Find something you love
and you’ll never work a day in your life.
Perhaps to the detriment of my offspring, and certainly to the chagrin of my wage-earning spouse, that’s been one of my main mantras ever since the kids were knee-high clingers.
“But, Mom. I have to pay the rent. And my loans. And my car. And my phone. And my trips. And my fun. And my…”
“Don’t worry, Daughter. If you find something you have a passion for, you can’t let it go. The money will come.”
I have always known that I would be a writer. My first short story, Pokey the Turtle, was published way back when I was in Mrs. Dreifus’s kindergarten class. It was written on wide-lined mimeographed paper, read aloud to the other five-year-olds, then stashed in my box of memories. Which is precisely where the rest of my novels are.
I’ve worked a lot of odd jobs to pay the rent and the loans and the car and the phone and the trips and the fun. I sold fresh-squeezed lemonade on the streets of North Philadelphia. I cajoled old-folks into buying cemetery property. I took messages for doctors at an answering service, complete with switchboard, headphones and a constant cloud of smoke. I was a pseudo layout artist, a bookkeeper, an ice cream scooper, a newspaper delivery girl, a babysitter and a cold-call roof salesperson, all before becoming a copywriter.
Life as an advertising and marketing copywriter has afforded me the freedom to work at home while raising my brood, pay a few bills and finesse my words so they’ll be perfect by the time they finally plop themselves down onto the pages of my Great American Novel.
Very few of us have the luxury of waiting around for our passions to pay off, so as I tell my kids, sometimes you just have to do something else in the meantime. And hopefully it will be somewhat related, somewhat profitable and somewhat fun.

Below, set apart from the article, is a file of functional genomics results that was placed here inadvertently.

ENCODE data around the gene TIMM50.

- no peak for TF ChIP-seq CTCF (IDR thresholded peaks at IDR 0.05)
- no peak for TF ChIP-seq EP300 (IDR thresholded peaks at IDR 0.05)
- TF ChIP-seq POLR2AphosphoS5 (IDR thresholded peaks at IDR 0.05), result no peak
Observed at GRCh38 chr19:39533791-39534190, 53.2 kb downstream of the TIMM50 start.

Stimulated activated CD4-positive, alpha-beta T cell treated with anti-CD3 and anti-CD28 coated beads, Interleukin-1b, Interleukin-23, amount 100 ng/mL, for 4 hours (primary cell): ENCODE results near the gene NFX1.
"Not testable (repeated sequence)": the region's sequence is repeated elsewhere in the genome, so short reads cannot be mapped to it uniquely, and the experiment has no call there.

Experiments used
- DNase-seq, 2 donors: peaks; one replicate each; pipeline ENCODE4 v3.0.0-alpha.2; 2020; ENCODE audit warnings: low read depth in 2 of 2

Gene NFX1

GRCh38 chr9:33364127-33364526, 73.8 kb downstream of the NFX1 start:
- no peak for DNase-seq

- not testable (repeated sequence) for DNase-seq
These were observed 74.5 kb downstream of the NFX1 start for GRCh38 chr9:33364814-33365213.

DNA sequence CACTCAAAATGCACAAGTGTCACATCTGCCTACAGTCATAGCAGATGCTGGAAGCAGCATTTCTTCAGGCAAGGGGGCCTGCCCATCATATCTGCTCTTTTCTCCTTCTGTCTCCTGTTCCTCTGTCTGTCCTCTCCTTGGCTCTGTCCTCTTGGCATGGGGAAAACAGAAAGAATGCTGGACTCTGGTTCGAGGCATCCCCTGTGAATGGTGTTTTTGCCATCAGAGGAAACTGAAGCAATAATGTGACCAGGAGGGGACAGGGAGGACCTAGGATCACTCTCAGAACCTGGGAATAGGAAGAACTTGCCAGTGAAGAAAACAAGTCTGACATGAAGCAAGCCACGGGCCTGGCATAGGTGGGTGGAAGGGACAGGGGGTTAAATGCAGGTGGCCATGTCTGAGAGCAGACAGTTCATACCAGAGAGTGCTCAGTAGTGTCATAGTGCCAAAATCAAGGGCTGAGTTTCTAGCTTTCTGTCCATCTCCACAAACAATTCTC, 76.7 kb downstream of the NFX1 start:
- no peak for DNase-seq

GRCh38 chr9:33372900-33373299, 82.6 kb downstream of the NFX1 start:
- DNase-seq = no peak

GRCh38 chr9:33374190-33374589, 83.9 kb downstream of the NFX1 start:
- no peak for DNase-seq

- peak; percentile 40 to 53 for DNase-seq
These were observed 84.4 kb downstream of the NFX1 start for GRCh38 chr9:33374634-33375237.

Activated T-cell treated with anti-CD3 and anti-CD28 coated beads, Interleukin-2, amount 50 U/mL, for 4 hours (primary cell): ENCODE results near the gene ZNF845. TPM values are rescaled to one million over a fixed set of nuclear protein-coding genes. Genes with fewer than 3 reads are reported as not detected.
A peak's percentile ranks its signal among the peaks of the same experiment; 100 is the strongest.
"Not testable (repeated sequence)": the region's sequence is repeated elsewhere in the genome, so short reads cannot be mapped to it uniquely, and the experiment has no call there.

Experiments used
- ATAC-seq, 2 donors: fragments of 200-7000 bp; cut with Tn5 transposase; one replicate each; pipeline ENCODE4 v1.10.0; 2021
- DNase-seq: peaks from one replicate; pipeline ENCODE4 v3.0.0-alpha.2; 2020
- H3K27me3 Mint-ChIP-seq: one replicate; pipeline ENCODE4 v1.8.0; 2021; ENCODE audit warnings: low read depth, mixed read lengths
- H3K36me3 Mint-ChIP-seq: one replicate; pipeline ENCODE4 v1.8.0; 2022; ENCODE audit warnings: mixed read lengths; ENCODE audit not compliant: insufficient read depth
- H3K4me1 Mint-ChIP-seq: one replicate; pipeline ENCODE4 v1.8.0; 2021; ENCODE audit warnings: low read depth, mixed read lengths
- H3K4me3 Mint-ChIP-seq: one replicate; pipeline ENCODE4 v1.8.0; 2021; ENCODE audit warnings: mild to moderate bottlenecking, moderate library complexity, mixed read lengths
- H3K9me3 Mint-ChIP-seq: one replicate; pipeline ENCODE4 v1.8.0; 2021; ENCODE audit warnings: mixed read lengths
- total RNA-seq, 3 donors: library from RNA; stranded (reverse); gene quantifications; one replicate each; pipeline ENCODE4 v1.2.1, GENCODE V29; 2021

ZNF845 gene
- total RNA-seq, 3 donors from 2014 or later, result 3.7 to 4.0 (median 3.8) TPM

My latest gig fit the bill.
After months of behind-the-scenes writing, I spend two consecutive weekends tweeting at Be the Best Coaches’ Baseball and Softball Convention in Cherry Hill, New Jersey. Anyone who has known me for a minute-and-a-half knows how much of my life has been connected to baseball. And, if you’ve hung out with me a little longer, you also know I was once a big softball star in a small league in a small town. So, for me, taking this job was a no brainer.
I just didn’t expect to be have so much fun.
Softball and baseball coaches, players, managers, consultants, conditioning gurus, mentalists, instructors and inspirationalists came in from California, Colorado, Texas, Georgia, Oklahoma, Delaware, Washington State, Tennessee, Oregon, Kentucky, Alabama, Maryland, Florida, Nevada, both Carolinas and from lots of places in between. Some of them are rich and famous, some aspire to be and some have no interest in doing anything more than what they do, which is simply sharing their love of the game.
As I talked and tweeted at Be the Best, I found myself getting sucked into a world that I was no longer a part of. I listened to dozens of speakers extol the virtues of exit velocity and launch angles, pitch calling and pitching mechanics, conditioning bodies and strengthening minds, infield faults and footwork fundamentals, winning the game one relationship at a time and creating the perfect team culture. I was inundated with tips on offense, defense, hitting, catching, throwing, slapping, bunting and a whole slew of other things I have no need to know about.
I just didn’t expect to be so inspired.
There’s something about being in a room jam-packed with people hanging on every word, taking copious notes, asking questions and getting all fired up. Simply because they love what they do and love being surrounded by people who love it, too.
Some of them coach for a living. Some of them coach for free. Some of them coach from the sidelines. And some of them don’t coach at all. But, with or without a paycheck, with or without a title, they’ve all found a way to fuel their soul, channel their energy and work their passion into their world.
We can’t all be Patty Gasso bringing softball trophies home to Oklahoma. Again and again. We can’t all be Kai Correa sharing infield insights that go far beyond his years. And far beyond the field. We can’t all be Coach Sheets rallying the room with his heart and his humor. Even though we all want to be.
We can’t all make millions doing what we love to do. But we can all do what we love to do.
So, I say to my offspring, keep teaching those kids. Keep shooting those photos. Keep writing those screenplays. Do what you love and don’t worry about the rest.
I’ll bail us all out of debtor’s prison.
With a portion of the proceeds from my Great American Novel.